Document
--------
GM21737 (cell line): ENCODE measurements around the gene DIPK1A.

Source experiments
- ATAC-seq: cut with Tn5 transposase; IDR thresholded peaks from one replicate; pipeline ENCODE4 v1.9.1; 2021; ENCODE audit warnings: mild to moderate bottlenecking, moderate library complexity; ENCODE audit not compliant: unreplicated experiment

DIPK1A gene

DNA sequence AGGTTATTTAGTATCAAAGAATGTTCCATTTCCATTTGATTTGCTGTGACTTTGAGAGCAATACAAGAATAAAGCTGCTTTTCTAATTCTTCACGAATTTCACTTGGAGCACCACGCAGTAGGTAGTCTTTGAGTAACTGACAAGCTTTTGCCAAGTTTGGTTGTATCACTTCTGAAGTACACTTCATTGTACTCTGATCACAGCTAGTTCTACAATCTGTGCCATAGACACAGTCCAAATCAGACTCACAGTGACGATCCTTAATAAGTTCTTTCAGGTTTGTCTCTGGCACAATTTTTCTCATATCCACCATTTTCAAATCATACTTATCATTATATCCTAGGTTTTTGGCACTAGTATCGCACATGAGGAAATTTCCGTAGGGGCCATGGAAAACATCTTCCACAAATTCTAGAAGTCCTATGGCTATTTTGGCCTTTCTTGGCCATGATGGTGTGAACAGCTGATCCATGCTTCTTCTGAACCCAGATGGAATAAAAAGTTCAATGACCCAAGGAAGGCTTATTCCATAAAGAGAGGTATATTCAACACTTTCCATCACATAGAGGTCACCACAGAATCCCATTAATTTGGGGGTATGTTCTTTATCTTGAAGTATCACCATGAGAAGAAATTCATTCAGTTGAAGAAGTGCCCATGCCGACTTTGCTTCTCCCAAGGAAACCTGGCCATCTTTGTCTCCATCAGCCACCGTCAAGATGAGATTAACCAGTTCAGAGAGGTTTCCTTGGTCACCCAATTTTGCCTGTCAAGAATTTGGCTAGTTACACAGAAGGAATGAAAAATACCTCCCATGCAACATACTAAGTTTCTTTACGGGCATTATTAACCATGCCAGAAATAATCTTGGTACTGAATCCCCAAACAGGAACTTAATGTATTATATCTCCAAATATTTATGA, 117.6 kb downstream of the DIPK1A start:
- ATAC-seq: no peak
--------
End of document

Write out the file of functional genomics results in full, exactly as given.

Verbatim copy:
GM21737 (cell line): ENCODE measurements around the gene DIPK1A.

Source experiments
- ATAC-seq: cut with Tn5 transposase; IDR thresholded peaks from one replicate; pipeline ENCODE4 v1.9.1; 2021; ENCODE audit warnings: mild to moderate bottlenecking, moderate library complexity; ENCODE audit not compliant: unreplicated experiment

DIPK1A gene

DNA sequence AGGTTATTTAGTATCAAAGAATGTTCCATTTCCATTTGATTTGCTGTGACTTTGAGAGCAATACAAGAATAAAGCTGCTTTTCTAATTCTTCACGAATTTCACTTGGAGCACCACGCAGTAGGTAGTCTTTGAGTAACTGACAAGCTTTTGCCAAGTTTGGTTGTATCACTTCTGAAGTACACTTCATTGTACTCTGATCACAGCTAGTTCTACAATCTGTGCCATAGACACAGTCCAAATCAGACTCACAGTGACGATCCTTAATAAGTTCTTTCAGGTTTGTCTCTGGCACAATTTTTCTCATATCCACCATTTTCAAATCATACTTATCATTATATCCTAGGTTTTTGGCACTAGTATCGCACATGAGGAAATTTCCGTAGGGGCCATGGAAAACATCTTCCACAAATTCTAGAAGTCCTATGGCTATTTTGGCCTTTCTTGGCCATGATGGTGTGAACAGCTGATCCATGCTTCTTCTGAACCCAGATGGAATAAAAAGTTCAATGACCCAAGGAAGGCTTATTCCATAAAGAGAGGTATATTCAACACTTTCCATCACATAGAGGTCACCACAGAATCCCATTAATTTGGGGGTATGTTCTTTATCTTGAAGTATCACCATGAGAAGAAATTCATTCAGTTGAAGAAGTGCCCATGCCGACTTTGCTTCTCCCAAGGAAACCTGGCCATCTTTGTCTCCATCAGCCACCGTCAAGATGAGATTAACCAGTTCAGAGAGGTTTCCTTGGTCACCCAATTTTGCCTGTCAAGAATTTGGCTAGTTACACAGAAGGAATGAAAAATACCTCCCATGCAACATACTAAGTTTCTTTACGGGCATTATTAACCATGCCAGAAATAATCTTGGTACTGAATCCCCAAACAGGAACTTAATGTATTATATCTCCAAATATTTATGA, 117.6 kb downstream of the DIPK1A start:
- ATAC-seq: no peak